Child Support in Ohio is established by statute and is based upon a standard formula. Only in rare cases does the Court deviate from the amount that the formula prescribes for the divorcing couples’ situation (if the divorcing couple makes a lot of money or very little money combined, the Court has the power to ignore the prescribed formula and establish an amount itself). This formula is useful and may be fair at the time of the divorce decree, but many clients want to know what happens if circumstances change such that the amount of child support is too much or too little a few years down the road. For example, maybe the father has lost his job and can no longer pay the amount originally set-down in the divorce decree. Or, say the wife wins the lottery and now has a better financial position than she did when the couple divorced. Well, a child support obligor can ask for an Administrative review of the child support amount (through the Child Support Enforcement Agency) and ask that it be reduced based upon a change of circumstances. Or, the obligor can file a motion with the Court (as a post-decree motion) and ask that the Court modify the amount based upon the change in circumstances. If the Child Support Agency (CSEA) declines the obligor’s request for a modification downward, he can appeal that ruling to the Court afterward. So, in short, if you are a current child support obligor and you feel that based upon a change in circumstances, the amount you are paying is no longer appropriate, there are avenues to pursue where you might have it reduced. Speak with an attorney about whether you can have your child support reduced (or increased) and how best to go about it.
It can be very confusing as to which court is the proper court to file a motion for alteration of parental rights and responsibilities. Do I file in the Domestic Relations Court? Or, do I file in the Juvenile Court? How are they different? It seems that they both handle child custody issues in Ohio, so which is the right one? Well, the answer is a simple one. If the parents were married and divorced, then the Domestic relations Court will handle all post-decree motions, including those related to child custody, child support and spousal support. However, if the parents were never married, then any original custody determination was made in the Juvenile Court and that Court would handle all subsequent motions related to child custody. Basically, go back to the Court where the original determination was made. If you cannot remember which Court or find your papers, then simply apply the general rule.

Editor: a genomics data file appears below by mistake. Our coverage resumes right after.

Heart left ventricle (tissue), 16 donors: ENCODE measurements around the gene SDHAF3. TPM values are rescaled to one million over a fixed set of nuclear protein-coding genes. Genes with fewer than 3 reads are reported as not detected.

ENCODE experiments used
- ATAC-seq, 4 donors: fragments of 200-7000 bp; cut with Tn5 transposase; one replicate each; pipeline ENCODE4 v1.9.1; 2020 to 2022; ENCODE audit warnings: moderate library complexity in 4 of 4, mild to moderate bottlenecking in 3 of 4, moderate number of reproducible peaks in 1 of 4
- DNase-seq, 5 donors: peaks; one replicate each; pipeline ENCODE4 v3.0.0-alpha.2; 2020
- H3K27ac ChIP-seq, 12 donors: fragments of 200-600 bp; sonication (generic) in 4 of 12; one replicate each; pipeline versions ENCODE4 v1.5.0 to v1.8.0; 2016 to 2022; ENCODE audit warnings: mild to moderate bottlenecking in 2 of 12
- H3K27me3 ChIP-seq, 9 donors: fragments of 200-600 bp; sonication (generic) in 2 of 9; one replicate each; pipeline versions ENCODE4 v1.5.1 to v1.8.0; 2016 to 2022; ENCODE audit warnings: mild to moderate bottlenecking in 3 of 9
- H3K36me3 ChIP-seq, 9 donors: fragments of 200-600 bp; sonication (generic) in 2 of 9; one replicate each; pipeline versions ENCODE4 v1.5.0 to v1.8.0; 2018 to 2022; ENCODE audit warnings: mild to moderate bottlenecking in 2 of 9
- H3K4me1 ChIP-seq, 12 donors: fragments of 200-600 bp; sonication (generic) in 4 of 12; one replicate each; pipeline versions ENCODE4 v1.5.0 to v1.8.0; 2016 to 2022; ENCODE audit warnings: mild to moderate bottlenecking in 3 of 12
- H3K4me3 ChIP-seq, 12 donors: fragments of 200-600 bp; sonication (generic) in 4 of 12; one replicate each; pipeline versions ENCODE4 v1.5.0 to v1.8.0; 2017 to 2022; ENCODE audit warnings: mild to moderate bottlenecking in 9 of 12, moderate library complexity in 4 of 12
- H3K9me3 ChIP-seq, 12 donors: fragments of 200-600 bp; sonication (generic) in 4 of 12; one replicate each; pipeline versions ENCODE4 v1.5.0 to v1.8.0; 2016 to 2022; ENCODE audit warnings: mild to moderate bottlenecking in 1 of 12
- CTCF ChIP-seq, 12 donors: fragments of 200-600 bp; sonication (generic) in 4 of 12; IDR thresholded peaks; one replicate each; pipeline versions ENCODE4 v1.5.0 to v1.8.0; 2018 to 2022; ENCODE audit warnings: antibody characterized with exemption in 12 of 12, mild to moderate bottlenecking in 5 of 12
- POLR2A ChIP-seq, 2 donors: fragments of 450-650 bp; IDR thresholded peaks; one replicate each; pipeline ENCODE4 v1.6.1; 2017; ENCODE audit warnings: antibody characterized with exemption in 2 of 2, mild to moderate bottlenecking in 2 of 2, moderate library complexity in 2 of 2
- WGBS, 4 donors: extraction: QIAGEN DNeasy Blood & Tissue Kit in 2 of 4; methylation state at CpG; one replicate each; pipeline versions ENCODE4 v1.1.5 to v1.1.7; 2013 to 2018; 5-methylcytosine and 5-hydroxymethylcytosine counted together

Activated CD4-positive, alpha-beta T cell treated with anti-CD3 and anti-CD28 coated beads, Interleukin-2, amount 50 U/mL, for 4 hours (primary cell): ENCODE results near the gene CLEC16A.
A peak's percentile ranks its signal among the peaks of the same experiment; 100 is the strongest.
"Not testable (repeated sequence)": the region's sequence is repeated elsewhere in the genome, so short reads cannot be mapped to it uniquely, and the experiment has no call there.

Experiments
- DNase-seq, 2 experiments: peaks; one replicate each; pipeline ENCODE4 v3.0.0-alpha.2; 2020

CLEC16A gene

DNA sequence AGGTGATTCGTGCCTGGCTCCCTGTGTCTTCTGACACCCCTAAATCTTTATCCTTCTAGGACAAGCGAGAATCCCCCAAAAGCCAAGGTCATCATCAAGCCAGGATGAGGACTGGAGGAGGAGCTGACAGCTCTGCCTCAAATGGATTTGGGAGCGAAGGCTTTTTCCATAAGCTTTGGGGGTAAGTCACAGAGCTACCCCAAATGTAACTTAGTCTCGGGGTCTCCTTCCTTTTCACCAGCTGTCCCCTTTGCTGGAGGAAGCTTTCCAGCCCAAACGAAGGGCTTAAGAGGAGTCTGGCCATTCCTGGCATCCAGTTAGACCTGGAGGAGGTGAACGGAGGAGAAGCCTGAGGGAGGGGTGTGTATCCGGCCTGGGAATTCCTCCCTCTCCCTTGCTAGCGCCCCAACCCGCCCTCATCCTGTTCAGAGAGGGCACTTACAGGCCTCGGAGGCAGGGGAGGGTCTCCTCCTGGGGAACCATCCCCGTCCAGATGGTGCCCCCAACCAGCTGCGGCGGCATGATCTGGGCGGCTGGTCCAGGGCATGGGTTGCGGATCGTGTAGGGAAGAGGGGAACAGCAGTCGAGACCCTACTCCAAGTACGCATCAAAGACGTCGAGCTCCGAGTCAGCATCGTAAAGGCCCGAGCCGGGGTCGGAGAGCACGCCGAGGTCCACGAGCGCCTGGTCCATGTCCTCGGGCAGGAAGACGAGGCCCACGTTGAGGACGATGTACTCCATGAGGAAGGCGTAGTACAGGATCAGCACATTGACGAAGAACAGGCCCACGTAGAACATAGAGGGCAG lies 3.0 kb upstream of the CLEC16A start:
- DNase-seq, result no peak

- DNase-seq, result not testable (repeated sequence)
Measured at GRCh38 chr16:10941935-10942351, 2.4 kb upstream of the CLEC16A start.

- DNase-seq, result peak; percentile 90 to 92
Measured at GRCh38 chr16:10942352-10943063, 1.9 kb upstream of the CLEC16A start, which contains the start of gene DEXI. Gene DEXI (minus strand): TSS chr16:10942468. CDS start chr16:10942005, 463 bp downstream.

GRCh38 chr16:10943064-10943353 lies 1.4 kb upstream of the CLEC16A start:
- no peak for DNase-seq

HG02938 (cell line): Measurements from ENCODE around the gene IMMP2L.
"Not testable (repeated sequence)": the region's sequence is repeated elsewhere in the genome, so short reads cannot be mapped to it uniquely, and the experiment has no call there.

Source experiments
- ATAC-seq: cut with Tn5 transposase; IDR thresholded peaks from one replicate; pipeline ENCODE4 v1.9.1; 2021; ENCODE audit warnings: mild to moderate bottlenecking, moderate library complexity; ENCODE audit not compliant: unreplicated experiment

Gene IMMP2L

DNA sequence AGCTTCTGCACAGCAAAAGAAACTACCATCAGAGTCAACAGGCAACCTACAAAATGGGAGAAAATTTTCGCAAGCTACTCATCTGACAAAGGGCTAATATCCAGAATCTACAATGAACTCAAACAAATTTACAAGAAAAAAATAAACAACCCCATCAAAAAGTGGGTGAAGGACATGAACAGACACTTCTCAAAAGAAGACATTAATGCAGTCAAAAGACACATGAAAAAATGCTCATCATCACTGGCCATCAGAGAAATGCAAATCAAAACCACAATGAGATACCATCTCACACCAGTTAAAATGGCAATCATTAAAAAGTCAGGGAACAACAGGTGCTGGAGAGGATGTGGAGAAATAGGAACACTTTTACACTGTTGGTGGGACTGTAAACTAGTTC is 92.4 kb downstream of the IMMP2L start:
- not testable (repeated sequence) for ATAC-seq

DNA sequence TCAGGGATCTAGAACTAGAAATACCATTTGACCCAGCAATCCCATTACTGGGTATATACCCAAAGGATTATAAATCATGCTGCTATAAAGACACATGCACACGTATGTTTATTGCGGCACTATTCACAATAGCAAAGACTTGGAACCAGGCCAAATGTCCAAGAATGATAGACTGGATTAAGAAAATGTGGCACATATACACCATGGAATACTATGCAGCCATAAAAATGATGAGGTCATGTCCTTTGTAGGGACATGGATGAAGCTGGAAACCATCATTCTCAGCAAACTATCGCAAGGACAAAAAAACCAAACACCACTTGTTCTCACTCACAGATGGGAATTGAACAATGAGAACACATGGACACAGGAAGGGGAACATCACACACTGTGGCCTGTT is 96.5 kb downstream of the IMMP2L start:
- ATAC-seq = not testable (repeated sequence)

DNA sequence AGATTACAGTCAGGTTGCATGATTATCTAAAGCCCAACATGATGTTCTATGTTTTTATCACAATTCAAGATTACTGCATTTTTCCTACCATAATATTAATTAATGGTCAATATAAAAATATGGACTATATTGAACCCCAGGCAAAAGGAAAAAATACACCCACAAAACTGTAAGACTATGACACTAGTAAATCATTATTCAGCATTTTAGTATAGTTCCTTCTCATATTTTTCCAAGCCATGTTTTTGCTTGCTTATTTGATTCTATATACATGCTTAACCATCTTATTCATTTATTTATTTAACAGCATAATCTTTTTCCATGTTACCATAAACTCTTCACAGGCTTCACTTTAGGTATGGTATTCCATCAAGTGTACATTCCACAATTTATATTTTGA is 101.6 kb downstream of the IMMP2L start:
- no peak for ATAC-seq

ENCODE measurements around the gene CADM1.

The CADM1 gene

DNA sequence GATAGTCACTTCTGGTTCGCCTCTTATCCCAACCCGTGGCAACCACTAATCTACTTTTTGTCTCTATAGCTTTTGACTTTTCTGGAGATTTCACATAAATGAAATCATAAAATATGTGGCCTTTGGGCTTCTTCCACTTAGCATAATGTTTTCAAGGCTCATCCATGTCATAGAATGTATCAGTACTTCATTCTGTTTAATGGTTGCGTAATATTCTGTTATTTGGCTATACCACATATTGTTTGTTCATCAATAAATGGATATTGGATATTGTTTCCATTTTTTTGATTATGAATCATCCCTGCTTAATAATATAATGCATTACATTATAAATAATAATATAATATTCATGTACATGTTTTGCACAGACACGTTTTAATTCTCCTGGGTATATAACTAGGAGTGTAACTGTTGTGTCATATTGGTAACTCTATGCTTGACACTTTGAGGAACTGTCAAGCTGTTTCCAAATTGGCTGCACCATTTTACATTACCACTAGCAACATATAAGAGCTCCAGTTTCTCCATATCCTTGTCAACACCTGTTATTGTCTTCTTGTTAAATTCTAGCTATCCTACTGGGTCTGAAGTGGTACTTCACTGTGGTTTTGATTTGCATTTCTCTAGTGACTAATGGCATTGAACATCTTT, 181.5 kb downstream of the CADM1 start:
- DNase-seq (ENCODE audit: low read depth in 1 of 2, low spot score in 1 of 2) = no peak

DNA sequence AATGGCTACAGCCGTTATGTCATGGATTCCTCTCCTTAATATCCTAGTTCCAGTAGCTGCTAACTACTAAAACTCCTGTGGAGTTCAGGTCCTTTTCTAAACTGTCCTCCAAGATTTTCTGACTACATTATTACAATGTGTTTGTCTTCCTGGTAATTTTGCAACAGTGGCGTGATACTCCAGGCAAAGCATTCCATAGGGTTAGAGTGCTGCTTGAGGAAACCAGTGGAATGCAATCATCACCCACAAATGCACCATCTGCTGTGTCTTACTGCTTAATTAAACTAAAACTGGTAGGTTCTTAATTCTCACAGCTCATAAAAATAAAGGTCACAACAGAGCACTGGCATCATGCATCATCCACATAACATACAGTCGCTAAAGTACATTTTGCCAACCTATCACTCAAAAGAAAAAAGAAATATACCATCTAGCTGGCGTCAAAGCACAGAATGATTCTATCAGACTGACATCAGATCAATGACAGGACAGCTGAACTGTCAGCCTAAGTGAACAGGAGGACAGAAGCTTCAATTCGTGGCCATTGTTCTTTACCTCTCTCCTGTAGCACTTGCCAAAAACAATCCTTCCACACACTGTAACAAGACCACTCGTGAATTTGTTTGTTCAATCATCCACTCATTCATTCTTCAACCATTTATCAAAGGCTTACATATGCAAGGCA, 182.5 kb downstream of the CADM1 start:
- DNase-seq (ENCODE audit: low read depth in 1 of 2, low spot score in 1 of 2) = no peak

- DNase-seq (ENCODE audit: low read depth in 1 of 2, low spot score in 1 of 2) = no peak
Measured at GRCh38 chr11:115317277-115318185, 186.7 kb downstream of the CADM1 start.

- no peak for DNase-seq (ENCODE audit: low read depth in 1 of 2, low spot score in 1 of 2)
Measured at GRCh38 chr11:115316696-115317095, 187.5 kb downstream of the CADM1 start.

If you have never been married to the other parent, and there has never been a Court Order determining child custody, then you would need to file in the Juvenile Court initially.
In Sum: always file in the court that originally issued any order respecting child custody. If there has never been a Court Order respecting child custody and you ar
It is one of the most common myths that people maintain when it comes to child custody: Once a child reaches a certain age, that child can choose which parent to live with, right? Well, that is actually incorrect. However, this myth is based in history and actually grounded is truth. Under former Ohio law, once a child attained the age of 12 years old, that child had the power to choose which parent was to be deemed the residential parent and legal custodian of that child. However, under current Ohio law, minor children no longer have the ability to choose which parent they want to live with on a permanent basis. In other words, when the Court issues its final divorce decree which, among other things, allocates parental rights and responsibilities, it is not the child that determines which parent is to be the residential parent, even if that child is a teenager. Ohio law treats a 14 year old in the same manner as a 4 year old when it comes to determining which parent with be designated as the residential parent. And, like almost all issues involving minor children, the determination is guided but what is in the “best interest of the child”.
So, divorcing parents, remember that your child will not be choosing for or against you when it comes to custody issues. Rather, the Court will decide and you need to focus your energy on convincing the Court that it would be in the best interest of the child to live with you … do not work on convincing the child that he or she should choose you. Which, in truth, is not fair to the child anyway.